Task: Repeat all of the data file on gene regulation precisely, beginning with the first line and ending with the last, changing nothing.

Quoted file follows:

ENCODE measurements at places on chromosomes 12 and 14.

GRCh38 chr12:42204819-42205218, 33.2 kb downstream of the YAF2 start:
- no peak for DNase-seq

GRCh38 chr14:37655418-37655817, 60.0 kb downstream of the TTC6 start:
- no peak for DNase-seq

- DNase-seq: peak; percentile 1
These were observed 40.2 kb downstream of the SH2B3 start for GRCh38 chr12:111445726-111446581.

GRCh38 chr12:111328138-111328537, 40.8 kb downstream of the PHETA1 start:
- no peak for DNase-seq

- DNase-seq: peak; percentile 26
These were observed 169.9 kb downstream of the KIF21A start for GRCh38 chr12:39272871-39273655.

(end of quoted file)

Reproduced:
ENCODE measurements at places on chromosomes 12 and 14.

GRCh38 chr12:42204819-42205218, 33.2 kb downstream of the YAF2 start:
- no peak for DNase-seq

GRCh38 chr14:37655418-37655817, 60.0 kb downstream of the TTC6 start:
- no peak for DNase-seq

- DNase-seq: peak; percentile 1
These were observed 40.2 kb downstream of the SH2B3 start for GRCh38 chr12:111445726-111446581.

GRCh38 chr12:111328138-111328537, 40.8 kb downstream of the PHETA1 start:
- no peak for DNase-seq

- DNase-seq: peak; percentile 26
These were observed 169.9 kb downstream of the KIF21A start for GRCh38 chr12:39272871-39273655.